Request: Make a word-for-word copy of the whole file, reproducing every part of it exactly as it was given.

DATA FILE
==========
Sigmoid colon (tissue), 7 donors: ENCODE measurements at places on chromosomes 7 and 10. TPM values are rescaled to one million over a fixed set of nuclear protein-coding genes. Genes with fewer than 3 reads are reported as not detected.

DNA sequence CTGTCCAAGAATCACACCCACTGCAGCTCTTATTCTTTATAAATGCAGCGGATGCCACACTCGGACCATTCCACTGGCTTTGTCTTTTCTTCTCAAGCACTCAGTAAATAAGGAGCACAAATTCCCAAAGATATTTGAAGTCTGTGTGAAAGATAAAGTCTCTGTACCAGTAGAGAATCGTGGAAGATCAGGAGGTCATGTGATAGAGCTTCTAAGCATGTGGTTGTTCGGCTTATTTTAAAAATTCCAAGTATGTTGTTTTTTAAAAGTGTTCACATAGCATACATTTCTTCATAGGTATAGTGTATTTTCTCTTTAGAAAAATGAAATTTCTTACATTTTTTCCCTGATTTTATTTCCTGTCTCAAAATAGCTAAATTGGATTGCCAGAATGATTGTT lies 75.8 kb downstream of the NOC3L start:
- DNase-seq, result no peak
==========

Sigmoid colon (tissue), 7 donors: ENCODE measurements at places on chromosomes 7 and 10. TPM values are rescaled to one million over a fixed set of nuclear protein-coding genes. Genes with fewer than 3 reads are reported as not detected.

DNA sequence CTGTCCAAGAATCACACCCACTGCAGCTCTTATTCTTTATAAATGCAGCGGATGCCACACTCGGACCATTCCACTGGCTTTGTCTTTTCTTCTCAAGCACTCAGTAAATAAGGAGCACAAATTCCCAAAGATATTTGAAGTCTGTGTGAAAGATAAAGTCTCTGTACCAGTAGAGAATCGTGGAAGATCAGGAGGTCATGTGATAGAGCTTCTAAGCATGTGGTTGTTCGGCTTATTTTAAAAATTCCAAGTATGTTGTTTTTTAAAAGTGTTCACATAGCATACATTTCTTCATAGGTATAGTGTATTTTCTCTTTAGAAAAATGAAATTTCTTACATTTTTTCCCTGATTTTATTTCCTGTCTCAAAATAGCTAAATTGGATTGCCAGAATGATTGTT lies 75.8 kb downstream of the NOC3L start:
- DNase-seq, result no peak